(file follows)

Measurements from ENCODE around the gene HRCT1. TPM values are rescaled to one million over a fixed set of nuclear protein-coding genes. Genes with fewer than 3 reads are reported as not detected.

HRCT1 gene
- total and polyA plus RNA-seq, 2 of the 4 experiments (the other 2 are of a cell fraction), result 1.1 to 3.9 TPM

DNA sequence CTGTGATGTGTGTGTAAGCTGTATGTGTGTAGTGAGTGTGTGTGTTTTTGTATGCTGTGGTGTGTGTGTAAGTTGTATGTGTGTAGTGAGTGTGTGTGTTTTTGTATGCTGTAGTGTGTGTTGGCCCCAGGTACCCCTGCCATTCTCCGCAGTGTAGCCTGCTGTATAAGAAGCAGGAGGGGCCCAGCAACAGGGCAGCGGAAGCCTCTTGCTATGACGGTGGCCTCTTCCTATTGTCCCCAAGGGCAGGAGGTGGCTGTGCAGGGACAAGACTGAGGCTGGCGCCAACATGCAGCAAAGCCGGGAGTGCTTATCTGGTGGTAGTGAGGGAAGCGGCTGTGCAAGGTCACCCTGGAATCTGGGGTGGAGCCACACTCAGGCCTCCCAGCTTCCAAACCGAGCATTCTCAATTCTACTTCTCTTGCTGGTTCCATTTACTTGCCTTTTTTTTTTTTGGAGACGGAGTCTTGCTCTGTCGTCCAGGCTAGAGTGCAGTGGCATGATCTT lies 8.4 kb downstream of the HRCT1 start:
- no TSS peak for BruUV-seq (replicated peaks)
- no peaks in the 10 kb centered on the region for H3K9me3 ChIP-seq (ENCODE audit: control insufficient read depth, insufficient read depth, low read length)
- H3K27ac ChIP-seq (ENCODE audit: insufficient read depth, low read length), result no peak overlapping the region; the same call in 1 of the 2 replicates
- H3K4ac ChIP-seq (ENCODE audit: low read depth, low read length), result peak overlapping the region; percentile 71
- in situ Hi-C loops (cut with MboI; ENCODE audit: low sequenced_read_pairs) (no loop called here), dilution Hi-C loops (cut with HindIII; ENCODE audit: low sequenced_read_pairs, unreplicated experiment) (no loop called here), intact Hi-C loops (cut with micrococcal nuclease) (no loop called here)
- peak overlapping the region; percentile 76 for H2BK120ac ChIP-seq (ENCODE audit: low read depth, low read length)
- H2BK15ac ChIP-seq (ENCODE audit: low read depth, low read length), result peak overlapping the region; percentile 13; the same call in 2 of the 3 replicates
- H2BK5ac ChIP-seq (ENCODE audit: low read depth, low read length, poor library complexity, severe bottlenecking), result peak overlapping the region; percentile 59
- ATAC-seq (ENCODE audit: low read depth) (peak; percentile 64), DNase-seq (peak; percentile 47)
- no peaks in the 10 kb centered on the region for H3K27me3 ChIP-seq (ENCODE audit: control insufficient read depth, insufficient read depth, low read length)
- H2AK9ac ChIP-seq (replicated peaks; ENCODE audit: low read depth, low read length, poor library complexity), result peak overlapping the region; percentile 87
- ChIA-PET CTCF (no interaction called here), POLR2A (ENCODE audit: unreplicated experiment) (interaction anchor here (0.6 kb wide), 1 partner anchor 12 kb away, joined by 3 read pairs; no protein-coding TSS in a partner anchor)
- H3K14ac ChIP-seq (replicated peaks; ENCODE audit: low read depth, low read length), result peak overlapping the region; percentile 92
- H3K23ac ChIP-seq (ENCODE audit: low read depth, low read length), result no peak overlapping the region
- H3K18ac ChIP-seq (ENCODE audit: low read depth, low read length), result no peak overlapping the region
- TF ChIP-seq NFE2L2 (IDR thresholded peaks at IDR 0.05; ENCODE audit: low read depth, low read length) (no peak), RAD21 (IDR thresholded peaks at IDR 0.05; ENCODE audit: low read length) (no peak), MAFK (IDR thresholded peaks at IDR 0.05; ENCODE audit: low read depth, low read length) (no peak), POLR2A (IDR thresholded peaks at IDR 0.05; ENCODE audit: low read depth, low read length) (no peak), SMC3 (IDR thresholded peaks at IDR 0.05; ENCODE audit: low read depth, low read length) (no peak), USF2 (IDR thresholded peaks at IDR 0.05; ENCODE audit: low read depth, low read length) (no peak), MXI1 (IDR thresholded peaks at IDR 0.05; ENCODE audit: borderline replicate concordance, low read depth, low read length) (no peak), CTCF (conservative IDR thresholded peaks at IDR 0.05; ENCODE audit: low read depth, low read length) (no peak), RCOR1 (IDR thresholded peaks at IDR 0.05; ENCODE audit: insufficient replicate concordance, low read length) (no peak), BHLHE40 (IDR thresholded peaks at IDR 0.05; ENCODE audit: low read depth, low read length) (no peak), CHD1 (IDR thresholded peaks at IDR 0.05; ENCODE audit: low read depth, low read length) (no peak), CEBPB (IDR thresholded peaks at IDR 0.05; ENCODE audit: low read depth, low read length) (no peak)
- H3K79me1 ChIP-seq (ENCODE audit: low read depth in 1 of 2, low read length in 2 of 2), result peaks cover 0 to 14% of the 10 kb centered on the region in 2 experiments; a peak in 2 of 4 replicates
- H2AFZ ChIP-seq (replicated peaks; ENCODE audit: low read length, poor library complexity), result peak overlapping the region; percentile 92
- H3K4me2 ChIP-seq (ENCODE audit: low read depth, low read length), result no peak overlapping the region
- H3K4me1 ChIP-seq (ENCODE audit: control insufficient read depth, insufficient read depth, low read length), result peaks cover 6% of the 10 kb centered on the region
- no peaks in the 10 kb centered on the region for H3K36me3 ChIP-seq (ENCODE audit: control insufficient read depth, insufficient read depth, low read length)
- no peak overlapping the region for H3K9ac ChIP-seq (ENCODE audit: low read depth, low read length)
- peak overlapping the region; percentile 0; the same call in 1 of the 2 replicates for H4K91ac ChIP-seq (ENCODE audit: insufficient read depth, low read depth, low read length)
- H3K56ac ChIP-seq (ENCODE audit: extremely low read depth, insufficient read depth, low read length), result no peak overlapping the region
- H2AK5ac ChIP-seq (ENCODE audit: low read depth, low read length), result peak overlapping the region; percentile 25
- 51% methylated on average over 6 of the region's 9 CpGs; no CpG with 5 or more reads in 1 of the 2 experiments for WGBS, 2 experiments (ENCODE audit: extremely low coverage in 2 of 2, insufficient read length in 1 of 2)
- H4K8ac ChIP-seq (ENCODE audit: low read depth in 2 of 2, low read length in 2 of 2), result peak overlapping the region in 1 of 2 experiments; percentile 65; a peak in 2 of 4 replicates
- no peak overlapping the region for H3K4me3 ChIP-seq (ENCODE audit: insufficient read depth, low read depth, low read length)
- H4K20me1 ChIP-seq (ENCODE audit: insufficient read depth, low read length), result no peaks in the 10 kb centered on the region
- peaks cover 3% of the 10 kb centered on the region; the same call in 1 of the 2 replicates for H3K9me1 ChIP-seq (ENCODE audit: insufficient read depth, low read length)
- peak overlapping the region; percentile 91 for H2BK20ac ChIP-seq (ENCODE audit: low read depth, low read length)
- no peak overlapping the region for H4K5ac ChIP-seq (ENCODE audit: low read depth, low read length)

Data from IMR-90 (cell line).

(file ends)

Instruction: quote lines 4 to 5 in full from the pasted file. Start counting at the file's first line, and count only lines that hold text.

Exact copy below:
DNA sequence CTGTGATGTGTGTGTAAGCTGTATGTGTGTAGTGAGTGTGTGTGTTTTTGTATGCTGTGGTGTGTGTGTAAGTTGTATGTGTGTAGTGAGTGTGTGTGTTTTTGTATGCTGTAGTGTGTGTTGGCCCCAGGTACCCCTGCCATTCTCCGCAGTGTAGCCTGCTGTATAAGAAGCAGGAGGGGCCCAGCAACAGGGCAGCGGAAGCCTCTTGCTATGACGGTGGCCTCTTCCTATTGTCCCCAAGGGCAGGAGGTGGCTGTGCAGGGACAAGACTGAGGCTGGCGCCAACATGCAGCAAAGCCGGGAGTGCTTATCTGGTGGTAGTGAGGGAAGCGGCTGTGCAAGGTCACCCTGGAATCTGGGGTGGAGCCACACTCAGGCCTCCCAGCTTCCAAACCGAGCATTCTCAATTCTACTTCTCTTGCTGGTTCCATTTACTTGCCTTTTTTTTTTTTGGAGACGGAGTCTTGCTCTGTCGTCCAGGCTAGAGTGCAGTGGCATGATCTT lies 8.4 kb downstream of the HRCT1 start:
- no TSS peak for BruUV-seq (replicated peaks)